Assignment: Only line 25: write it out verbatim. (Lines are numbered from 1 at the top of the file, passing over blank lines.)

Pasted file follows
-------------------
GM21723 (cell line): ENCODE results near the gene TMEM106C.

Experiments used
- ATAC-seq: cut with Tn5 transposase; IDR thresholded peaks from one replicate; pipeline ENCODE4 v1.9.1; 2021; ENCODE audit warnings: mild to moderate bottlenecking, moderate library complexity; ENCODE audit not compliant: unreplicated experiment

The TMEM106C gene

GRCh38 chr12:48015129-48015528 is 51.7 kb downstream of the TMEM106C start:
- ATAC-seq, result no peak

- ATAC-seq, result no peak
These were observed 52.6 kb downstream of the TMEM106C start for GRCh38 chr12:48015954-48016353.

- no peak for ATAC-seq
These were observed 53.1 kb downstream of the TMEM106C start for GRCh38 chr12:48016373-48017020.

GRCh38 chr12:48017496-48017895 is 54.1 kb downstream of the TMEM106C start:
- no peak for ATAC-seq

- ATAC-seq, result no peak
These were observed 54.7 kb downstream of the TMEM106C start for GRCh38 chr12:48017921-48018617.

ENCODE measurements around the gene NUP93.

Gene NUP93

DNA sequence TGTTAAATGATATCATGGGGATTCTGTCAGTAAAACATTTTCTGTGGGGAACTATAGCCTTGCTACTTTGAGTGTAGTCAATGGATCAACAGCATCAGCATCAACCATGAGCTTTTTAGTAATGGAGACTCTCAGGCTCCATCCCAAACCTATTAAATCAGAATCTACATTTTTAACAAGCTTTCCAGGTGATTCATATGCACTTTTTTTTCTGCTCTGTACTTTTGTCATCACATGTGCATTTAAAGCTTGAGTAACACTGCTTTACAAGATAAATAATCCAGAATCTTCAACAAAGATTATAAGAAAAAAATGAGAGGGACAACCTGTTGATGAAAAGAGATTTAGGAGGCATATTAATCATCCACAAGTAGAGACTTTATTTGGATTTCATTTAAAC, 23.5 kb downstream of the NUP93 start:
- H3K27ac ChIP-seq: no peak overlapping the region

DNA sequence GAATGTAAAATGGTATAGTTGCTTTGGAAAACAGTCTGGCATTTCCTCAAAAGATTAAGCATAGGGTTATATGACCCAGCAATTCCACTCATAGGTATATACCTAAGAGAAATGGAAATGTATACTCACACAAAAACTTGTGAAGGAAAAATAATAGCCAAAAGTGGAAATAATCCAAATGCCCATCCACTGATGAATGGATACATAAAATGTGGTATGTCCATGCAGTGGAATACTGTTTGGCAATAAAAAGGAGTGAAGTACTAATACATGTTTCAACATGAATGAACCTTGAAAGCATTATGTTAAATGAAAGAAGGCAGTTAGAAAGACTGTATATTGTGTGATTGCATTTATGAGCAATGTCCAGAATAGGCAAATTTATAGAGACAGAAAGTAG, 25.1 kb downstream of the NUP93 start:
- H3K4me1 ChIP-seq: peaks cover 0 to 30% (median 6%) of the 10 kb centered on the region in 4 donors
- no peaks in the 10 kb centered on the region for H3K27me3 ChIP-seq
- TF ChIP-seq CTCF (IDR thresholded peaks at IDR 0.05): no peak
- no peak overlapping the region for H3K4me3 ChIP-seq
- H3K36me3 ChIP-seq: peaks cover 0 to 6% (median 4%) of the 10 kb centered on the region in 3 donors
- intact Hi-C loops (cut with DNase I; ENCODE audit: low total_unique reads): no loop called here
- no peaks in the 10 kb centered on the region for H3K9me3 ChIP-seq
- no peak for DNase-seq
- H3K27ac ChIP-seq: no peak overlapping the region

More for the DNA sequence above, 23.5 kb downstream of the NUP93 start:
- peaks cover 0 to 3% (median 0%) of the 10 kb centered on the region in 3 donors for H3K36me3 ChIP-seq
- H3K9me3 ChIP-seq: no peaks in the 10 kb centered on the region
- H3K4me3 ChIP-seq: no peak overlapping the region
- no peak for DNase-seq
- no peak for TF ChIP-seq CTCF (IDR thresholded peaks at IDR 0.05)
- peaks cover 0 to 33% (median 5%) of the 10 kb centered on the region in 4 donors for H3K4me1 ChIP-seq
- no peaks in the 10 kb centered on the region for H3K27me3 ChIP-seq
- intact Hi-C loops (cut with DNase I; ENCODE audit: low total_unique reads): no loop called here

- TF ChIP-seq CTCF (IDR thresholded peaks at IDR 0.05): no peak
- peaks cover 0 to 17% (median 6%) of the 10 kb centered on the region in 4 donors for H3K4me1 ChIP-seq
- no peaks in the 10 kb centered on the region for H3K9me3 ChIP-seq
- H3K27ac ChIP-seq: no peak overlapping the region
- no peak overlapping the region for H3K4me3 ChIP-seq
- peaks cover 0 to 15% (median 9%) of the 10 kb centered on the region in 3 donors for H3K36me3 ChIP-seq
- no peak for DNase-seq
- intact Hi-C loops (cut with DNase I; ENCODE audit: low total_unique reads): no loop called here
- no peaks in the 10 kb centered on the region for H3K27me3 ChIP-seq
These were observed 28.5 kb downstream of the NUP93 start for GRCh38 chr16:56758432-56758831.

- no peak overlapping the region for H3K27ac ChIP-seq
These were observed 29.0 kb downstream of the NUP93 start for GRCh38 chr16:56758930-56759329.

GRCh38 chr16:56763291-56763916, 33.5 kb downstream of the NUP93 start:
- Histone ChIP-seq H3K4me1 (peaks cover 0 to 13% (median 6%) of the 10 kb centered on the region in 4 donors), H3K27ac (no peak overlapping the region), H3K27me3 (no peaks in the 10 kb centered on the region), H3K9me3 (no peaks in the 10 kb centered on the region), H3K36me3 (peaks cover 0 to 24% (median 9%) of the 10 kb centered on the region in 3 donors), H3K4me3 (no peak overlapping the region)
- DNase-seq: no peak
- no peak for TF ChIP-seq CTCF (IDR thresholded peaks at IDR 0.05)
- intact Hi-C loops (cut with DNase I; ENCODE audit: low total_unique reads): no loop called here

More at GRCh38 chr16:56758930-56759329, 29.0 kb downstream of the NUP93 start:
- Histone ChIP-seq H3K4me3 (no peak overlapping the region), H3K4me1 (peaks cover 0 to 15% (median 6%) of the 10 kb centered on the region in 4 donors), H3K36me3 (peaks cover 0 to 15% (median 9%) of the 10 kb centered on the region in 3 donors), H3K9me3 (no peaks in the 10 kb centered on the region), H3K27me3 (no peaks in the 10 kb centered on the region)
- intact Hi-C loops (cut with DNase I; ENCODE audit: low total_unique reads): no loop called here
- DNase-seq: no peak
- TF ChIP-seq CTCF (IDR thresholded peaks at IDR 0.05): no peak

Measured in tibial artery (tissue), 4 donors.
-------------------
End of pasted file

- intact Hi-C loops (cut with DNase I; ENCODE audit: low total_unique reads): no loop called here